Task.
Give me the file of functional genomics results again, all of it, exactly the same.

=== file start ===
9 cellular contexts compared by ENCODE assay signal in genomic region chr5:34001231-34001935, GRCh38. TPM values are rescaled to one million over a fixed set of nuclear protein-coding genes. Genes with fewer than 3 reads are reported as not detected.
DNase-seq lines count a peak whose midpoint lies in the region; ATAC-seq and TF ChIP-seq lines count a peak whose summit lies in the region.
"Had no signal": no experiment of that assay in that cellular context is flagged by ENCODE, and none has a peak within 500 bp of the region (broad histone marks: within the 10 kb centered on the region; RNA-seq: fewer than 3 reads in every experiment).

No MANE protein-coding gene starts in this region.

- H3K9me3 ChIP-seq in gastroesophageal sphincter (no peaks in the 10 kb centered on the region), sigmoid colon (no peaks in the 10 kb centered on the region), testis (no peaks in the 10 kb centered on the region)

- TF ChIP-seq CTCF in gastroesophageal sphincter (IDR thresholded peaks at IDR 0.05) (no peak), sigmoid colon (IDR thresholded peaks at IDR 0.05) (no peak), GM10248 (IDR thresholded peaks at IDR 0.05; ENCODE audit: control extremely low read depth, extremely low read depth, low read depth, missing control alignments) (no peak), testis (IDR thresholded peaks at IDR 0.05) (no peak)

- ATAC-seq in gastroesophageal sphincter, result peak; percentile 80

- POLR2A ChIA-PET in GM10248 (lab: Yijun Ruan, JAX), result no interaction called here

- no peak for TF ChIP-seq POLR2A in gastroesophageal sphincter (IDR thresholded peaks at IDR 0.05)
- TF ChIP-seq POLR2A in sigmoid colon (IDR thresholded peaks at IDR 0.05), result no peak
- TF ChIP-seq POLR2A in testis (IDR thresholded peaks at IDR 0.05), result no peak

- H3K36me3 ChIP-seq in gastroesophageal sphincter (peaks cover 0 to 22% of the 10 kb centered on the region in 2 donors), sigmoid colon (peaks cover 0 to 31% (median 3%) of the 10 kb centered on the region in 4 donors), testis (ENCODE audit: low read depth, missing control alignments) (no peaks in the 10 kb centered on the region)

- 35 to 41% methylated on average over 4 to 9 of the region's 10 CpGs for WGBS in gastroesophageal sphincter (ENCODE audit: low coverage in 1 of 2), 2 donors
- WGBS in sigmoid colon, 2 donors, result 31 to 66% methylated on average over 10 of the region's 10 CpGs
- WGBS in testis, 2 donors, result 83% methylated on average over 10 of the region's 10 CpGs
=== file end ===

9 cellular contexts compared by ENCODE assay signal in genomic region chr5:34001231-34001935, GRCh38. TPM values are rescaled to one million over a fixed set of nuclear protein-coding genes. Genes with fewer than 3 reads are reported as not detected.
DNase-seq lines count a peak whose midpoint lies in the region; ATAC-seq and TF ChIP-seq lines count a peak whose summit lies in the region.
"Had no signal": no experiment of that assay in that cellular context is flagged by ENCODE, and none has a peak within 500 bp of the region (broad histone marks: within the 10 kb centered on the region; RNA-seq: fewer than 3 reads in every experiment).

No MANE protein-coding gene starts in this region.

- H3K9me3 ChIP-seq in gastroesophageal sphincter (no peaks in the 10 kb centered on the region), sigmoid colon (no peaks in the 10 kb centered on the region), testis (no peaks in the 10 kb centered on the region)

- TF ChIP-seq CTCF in gastroesophageal sphincter (IDR thresholded peaks at IDR 0.05) (no peak), sigmoid colon (IDR thresholded peaks at IDR 0.05) (no peak), GM10248 (IDR thresholded peaks at IDR 0.05; ENCODE audit: control extremely low read depth, extremely low read depth, low read depth, missing control alignments) (no peak), testis (IDR thresholded peaks at IDR 0.05) (no peak)

- ATAC-seq in gastroesophageal sphincter, result peak; percentile 80

- POLR2A ChIA-PET in GM10248 (lab: Yijun Ruan, JAX), result no interaction called here

- no peak for TF ChIP-seq POLR2A in gastroesophageal sphincter (IDR thresholded peaks at IDR 0.05)
- TF ChIP-seq POLR2A in sigmoid colon (IDR thresholded peaks at IDR 0.05), result no peak
- TF ChIP-seq POLR2A in testis (IDR thresholded peaks at IDR 0.05), result no peak

- H3K36me3 ChIP-seq in gastroesophageal sphincter (peaks cover 0 to 22% of the 10 kb centered on the region in 2 donors), sigmoid colon (peaks cover 0 to 31% (median 3%) of the 10 kb centered on the region in 4 donors), testis (ENCODE audit: low read depth, missing control alignments) (no peaks in the 10 kb centered on the region)

- 35 to 41% methylated on average over 4 to 9 of the region's 10 CpGs for WGBS in gastroesophageal sphincter (ENCODE audit: low coverage in 1 of 2), 2 donors
- WGBS in sigmoid colon, 2 donors, result 31 to 66% methylated on average over 10 of the region's 10 CpGs
- WGBS in testis, 2 donors, result 83% methylated on average over 10 of the region's 10 CpGs